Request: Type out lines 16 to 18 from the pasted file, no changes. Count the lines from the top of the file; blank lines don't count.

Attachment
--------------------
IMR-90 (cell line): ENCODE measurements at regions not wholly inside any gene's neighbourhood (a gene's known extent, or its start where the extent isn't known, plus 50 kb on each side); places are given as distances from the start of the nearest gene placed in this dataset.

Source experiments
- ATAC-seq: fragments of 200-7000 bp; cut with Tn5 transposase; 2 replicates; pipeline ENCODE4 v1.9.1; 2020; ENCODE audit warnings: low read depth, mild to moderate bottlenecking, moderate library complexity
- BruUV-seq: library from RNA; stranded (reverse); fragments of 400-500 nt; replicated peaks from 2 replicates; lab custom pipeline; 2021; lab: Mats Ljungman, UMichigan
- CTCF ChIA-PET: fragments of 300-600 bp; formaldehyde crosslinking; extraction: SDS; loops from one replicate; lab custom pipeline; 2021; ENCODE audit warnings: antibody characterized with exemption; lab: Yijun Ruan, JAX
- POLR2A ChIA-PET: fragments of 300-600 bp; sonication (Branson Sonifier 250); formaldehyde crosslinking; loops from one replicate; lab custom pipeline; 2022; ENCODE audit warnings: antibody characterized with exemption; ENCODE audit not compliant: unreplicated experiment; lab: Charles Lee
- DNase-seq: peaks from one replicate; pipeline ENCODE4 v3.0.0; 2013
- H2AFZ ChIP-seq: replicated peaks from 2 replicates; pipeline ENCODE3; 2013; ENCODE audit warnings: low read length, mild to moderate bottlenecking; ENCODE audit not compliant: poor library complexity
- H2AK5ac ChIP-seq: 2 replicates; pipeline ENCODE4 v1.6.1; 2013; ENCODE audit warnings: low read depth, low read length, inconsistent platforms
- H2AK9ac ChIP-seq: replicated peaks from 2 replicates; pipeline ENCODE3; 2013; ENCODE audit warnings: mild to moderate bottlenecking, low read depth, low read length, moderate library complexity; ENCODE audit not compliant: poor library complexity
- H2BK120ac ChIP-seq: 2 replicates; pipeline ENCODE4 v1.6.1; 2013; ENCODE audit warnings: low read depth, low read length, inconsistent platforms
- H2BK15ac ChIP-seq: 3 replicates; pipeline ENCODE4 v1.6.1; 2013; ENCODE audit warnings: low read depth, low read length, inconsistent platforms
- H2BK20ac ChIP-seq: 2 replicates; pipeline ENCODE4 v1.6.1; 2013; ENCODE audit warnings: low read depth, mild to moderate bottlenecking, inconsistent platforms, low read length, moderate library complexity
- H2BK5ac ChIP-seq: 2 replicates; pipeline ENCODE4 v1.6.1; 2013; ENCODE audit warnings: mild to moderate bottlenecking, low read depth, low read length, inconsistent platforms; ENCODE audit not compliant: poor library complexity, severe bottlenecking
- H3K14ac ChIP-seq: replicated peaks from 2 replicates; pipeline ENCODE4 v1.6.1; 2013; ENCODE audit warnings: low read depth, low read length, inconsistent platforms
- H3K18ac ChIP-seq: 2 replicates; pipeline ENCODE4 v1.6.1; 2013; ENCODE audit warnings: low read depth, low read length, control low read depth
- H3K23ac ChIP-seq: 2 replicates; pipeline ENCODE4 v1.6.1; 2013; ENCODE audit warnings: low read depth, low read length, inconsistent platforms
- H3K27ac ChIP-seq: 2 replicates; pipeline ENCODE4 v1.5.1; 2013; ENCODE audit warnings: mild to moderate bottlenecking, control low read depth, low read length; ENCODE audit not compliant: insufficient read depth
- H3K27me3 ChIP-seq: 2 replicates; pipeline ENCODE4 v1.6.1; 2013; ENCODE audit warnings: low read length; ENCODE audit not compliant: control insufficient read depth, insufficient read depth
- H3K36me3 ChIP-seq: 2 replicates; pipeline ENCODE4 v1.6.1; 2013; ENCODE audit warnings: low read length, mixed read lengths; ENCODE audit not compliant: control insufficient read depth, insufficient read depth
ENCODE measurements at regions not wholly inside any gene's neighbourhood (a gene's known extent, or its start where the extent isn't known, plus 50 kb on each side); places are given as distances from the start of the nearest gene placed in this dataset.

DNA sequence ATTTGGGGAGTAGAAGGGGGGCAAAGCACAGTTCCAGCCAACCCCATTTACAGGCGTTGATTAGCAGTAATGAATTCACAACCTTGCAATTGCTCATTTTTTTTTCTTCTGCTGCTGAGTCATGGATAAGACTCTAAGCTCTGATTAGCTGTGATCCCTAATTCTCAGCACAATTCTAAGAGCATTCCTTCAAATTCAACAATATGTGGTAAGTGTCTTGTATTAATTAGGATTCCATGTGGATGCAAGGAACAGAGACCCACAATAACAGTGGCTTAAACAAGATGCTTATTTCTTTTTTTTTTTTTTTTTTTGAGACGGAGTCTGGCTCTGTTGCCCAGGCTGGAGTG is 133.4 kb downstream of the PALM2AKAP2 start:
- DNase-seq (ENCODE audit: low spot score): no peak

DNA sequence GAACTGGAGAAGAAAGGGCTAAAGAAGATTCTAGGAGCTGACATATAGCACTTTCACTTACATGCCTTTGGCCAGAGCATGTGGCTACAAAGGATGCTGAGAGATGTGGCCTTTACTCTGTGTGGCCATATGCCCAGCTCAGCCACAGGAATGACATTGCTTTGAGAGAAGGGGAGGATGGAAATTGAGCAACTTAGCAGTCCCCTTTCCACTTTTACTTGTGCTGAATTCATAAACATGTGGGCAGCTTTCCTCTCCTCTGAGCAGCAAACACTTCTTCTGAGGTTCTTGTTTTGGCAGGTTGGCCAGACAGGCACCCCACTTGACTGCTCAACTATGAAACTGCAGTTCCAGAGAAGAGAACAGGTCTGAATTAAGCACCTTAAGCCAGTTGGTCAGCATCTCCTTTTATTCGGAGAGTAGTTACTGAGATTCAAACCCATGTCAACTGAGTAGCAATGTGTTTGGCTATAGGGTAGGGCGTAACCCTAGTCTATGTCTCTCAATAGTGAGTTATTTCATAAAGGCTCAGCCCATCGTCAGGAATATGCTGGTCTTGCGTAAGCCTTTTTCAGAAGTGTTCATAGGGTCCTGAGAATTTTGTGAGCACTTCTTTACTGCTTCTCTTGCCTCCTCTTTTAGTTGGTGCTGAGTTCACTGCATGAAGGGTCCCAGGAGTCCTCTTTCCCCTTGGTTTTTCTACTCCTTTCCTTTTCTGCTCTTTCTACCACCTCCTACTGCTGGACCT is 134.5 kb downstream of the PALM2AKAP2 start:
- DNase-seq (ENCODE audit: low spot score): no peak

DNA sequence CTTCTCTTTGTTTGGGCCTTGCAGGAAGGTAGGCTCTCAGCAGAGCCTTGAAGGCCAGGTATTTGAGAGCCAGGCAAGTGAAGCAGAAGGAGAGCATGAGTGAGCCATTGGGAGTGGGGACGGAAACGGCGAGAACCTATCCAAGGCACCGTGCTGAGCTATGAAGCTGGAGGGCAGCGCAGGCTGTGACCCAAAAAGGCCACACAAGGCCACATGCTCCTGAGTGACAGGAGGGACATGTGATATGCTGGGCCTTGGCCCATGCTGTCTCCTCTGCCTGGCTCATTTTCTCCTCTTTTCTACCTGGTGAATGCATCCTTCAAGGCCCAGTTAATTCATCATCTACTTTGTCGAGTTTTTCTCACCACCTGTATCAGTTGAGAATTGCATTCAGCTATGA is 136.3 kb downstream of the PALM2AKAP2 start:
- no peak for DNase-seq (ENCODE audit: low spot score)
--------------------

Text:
- H3K18ac ChIP-seq: 2 replicates; pipeline ENCODE4 v1.6.1; 2013; ENCODE audit warnings: low read depth, low read length, control low read depth
- H3K23ac ChIP-seq: 2 replicates; pipeline ENCODE4 v1.6.1; 2013; ENCODE audit warnings: low read depth, low read length, inconsistent platforms
- H3K27ac ChIP-seq: 2 replicates; pipeline ENCODE4 v1.5.1; 2013; ENCODE audit warnings: mild to moderate bottlenecking, control low read depth, low read length; ENCODE audit not compliant: insufficient read depth